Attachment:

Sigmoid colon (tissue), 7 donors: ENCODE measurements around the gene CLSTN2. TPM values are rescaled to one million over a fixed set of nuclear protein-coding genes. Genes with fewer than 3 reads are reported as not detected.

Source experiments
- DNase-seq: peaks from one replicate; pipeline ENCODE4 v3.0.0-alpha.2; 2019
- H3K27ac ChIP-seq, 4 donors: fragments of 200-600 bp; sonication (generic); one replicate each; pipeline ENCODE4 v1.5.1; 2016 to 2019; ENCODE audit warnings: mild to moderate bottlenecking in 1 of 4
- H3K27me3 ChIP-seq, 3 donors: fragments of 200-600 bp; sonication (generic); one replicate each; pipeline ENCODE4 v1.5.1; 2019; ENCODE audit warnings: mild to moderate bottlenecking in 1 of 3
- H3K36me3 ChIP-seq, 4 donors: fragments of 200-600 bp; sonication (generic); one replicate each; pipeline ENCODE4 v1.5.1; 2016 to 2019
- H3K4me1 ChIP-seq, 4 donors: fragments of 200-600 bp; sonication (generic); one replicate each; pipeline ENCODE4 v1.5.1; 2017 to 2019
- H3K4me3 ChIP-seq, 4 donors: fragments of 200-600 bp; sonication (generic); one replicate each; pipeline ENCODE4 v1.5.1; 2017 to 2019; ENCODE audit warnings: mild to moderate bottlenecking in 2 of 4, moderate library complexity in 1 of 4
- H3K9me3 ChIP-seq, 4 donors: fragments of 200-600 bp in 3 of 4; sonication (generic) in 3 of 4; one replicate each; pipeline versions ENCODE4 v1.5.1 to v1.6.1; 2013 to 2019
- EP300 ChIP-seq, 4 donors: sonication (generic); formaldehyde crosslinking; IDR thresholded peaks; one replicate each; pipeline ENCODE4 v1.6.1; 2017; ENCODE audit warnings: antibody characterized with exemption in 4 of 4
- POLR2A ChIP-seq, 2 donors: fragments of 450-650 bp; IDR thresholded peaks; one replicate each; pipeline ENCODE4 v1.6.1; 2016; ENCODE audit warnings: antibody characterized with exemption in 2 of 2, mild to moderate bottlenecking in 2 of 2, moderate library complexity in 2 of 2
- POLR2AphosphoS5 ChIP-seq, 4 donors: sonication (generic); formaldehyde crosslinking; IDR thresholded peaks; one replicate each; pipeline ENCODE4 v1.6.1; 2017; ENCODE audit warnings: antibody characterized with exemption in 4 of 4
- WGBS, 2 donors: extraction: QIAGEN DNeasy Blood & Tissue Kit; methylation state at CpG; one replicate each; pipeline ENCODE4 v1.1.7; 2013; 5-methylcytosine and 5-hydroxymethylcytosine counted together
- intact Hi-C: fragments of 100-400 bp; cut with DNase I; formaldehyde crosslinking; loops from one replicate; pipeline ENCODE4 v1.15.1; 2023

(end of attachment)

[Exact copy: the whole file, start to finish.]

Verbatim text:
Sigmoid colon (tissue), 7 donors: ENCODE measurements around the gene CLSTN2. TPM values are rescaled to one million over a fixed set of nuclear protein-coding genes. Genes with fewer than 3 reads are reported as not detected.

Source experiments
- DNase-seq: peaks from one replicate; pipeline ENCODE4 v3.0.0-alpha.2; 2019
- H3K27ac ChIP-seq, 4 donors: fragments of 200-600 bp; sonication (generic); one replicate each; pipeline ENCODE4 v1.5.1; 2016 to 2019; ENCODE audit warnings: mild to moderate bottlenecking in 1 of 4
- H3K27me3 ChIP-seq, 3 donors: fragments of 200-600 bp; sonication (generic); one replicate each; pipeline ENCODE4 v1.5.1; 2019; ENCODE audit warnings: mild to moderate bottlenecking in 1 of 3
- H3K36me3 ChIP-seq, 4 donors: fragments of 200-600 bp; sonication (generic); one replicate each; pipeline ENCODE4 v1.5.1; 2016 to 2019
- H3K4me1 ChIP-seq, 4 donors: fragments of 200-600 bp; sonication (generic); one replicate each; pipeline ENCODE4 v1.5.1; 2017 to 2019
- H3K4me3 ChIP-seq, 4 donors: fragments of 200-600 bp; sonication (generic); one replicate each; pipeline ENCODE4 v1.5.1; 2017 to 2019; ENCODE audit warnings: mild to moderate bottlenecking in 2 of 4, moderate library complexity in 1 of 4
- H3K9me3 ChIP-seq, 4 donors: fragments of 200-600 bp in 3 of 4; sonication (generic) in 3 of 4; one replicate each; pipeline versions ENCODE4 v1.5.1 to v1.6.1; 2013 to 2019
- EP300 ChIP-seq, 4 donors: sonication (generic); formaldehyde crosslinking; IDR thresholded peaks; one replicate each; pipeline ENCODE4 v1.6.1; 2017; ENCODE audit warnings: antibody characterized with exemption in 4 of 4
- POLR2A ChIP-seq, 2 donors: fragments of 450-650 bp; IDR thresholded peaks; one replicate each; pipeline ENCODE4 v1.6.1; 2016; ENCODE audit warnings: antibody characterized with exemption in 2 of 2, mild to moderate bottlenecking in 2 of 2, moderate library complexity in 2 of 2
- POLR2AphosphoS5 ChIP-seq, 4 donors: sonication (generic); formaldehyde crosslinking; IDR thresholded peaks; one replicate each; pipeline ENCODE4 v1.6.1; 2017; ENCODE audit warnings: antibody characterized with exemption in 4 of 4
- WGBS, 2 donors: extraction: QIAGEN DNeasy Blood & Tissue Kit; methylation state at CpG; one replicate each; pipeline ENCODE4 v1.1.7; 2013; 5-methylcytosine and 5-hydroxymethylcytosine counted together
- intact Hi-C: fragments of 100-400 bp; cut with DNase I; formaldehyde crosslinking; loops from one replicate; pipeline ENCODE4 v1.15.1; 2023